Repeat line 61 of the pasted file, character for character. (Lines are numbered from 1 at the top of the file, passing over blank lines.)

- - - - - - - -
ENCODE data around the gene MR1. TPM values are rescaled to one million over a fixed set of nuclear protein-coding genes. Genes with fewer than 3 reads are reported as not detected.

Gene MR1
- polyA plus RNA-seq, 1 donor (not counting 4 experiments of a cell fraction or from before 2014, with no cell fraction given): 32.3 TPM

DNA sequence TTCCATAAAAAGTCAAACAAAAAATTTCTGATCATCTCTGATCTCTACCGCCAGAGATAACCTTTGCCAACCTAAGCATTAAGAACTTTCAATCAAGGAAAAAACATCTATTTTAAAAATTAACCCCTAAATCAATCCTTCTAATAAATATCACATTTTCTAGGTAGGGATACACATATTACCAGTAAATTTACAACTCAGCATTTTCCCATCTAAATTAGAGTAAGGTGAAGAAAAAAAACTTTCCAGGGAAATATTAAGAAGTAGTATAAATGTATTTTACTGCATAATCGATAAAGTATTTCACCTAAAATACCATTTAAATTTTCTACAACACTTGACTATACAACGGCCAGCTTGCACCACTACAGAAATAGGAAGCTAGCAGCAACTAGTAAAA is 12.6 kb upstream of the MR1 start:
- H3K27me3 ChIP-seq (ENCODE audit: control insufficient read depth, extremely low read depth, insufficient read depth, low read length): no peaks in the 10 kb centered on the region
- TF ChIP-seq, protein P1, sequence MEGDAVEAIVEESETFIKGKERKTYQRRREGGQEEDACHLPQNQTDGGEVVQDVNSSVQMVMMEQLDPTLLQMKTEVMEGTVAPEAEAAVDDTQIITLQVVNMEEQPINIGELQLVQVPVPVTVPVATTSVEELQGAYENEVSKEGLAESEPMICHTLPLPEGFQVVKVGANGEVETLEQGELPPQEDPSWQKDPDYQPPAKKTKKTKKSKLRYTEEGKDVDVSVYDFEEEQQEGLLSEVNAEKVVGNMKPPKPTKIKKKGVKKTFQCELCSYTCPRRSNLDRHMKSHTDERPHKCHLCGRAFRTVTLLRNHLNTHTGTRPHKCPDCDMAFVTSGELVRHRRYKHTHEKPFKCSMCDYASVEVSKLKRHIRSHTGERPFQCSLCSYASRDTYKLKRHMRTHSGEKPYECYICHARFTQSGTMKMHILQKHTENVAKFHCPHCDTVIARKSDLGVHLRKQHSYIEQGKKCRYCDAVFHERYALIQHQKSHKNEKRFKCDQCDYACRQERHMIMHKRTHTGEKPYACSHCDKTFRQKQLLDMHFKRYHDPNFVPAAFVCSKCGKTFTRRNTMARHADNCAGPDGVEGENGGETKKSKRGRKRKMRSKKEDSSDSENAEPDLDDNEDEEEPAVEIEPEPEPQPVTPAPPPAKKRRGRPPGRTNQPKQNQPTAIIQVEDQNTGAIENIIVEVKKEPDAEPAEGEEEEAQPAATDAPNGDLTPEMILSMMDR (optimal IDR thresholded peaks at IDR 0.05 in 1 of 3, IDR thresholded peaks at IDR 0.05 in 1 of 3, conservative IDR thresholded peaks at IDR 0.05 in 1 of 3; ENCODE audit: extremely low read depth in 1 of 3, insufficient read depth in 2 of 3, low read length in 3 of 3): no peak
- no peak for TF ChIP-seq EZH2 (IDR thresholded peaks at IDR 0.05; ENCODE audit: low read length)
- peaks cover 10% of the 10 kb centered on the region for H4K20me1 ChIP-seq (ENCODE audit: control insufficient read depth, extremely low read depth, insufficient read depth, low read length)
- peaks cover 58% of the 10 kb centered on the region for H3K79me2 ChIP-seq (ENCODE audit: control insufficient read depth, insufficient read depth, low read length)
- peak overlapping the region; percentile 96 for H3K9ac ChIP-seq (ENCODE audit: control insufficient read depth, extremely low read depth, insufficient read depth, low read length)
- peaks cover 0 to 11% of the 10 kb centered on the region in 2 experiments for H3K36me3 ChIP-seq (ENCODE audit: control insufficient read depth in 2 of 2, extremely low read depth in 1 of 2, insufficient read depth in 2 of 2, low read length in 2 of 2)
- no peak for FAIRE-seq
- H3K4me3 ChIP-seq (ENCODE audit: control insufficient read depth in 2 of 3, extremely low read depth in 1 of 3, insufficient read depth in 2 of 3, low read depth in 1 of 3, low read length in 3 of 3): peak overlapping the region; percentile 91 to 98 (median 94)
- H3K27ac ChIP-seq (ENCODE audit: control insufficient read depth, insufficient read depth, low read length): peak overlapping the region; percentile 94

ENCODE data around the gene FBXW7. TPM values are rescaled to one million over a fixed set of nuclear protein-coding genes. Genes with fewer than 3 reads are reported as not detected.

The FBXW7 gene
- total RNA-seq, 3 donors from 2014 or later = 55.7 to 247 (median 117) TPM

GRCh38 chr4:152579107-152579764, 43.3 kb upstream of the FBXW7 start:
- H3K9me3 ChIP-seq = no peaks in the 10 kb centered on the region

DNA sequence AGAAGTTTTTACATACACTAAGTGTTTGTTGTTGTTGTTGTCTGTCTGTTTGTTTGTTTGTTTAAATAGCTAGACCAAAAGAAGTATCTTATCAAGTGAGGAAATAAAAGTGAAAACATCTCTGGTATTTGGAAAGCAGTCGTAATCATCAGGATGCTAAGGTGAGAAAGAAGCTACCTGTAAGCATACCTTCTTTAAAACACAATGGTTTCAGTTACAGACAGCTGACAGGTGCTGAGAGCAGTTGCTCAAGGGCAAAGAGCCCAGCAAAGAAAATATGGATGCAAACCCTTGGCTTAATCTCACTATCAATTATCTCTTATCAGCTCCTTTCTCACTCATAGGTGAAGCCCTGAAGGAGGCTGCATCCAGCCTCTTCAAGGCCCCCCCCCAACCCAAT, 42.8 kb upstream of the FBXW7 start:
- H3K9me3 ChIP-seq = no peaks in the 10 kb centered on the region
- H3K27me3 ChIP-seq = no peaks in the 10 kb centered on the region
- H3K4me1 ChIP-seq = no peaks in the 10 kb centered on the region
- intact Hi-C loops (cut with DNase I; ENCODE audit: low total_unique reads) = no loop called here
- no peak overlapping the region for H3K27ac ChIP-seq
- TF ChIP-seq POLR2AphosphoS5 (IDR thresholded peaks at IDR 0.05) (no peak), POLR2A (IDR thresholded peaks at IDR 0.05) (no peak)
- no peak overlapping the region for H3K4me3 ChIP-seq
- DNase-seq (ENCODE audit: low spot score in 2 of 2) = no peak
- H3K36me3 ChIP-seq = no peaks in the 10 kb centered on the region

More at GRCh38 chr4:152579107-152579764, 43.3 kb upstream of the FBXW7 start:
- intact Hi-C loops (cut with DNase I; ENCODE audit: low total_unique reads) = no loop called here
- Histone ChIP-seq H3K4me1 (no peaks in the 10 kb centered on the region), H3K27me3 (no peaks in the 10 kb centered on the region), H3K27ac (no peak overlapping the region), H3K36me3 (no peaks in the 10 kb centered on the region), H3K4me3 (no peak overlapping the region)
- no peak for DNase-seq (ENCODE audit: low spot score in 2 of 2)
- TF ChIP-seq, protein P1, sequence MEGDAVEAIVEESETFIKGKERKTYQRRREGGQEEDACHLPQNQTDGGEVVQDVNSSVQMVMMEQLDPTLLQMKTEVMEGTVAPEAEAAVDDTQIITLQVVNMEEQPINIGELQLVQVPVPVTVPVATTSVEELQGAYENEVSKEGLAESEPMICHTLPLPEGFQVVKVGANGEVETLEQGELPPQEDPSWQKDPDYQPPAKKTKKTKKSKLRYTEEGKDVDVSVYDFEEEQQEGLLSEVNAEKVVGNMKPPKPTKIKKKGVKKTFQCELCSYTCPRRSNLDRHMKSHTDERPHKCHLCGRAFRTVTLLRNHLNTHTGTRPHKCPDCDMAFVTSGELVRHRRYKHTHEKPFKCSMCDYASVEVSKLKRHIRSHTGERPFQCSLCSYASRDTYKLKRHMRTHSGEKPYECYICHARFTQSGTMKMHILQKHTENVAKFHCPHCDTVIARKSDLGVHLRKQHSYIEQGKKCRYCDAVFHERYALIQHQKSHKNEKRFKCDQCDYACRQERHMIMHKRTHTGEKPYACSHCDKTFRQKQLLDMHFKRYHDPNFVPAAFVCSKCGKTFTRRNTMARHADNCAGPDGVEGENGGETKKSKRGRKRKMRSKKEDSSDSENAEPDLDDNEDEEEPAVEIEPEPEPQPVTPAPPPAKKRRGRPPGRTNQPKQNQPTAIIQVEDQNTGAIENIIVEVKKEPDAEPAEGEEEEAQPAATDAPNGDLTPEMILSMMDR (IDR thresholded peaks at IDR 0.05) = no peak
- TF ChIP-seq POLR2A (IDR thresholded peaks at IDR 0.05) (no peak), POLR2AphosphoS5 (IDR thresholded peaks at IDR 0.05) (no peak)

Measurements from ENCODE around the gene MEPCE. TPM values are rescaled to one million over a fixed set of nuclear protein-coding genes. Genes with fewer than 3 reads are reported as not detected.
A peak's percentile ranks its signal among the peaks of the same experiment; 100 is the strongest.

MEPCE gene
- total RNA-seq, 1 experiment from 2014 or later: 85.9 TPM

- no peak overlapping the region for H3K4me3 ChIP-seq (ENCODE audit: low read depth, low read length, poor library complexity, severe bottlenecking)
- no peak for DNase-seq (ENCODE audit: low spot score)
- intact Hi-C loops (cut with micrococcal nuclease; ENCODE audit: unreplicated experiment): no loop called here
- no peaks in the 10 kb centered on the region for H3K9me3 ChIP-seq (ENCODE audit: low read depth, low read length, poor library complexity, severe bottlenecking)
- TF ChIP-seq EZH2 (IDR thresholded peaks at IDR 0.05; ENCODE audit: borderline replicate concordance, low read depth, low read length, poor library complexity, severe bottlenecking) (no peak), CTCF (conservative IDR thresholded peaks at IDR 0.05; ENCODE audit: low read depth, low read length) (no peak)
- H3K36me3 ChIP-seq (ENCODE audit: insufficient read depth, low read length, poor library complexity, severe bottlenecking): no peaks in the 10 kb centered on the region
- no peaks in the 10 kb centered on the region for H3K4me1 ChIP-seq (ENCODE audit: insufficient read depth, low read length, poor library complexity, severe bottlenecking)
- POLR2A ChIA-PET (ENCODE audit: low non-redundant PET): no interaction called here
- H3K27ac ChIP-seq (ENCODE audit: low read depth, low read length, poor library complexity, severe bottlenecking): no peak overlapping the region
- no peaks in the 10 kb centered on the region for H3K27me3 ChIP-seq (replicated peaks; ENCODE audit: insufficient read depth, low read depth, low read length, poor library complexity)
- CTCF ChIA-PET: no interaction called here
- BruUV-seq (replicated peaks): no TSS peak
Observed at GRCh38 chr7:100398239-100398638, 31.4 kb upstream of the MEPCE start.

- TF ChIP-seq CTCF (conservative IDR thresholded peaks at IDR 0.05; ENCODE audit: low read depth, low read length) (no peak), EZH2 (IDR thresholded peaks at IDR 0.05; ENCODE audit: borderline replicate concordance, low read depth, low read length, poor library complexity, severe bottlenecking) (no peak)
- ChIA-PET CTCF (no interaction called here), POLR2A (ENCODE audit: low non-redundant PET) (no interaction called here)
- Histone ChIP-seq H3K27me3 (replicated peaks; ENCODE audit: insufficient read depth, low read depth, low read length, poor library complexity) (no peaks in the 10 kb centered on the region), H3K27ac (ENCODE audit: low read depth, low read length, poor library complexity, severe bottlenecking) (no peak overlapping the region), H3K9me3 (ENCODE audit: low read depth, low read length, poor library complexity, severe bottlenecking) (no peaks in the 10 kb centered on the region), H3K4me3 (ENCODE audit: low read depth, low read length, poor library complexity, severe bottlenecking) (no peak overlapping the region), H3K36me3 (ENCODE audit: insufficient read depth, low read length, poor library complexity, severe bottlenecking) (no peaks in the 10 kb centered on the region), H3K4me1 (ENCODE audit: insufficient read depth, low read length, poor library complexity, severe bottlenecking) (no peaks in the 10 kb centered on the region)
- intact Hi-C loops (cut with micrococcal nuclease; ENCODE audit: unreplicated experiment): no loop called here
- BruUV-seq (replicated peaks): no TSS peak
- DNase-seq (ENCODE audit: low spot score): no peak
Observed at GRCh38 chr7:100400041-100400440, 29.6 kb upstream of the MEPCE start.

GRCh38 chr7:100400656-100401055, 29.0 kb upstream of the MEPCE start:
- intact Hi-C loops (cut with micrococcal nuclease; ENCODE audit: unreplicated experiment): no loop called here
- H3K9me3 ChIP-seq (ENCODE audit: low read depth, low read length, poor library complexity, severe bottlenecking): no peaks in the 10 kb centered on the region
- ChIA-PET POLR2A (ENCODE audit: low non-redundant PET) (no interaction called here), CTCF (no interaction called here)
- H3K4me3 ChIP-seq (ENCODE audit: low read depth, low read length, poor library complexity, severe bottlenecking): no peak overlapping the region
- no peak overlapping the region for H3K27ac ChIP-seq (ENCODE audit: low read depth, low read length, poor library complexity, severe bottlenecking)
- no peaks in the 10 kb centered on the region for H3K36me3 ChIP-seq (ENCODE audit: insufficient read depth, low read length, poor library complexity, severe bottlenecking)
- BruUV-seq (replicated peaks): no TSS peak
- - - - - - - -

- intact Hi-C loops (cut with micrococcal nuclease; ENCODE audit: unreplicated experiment): no loop called here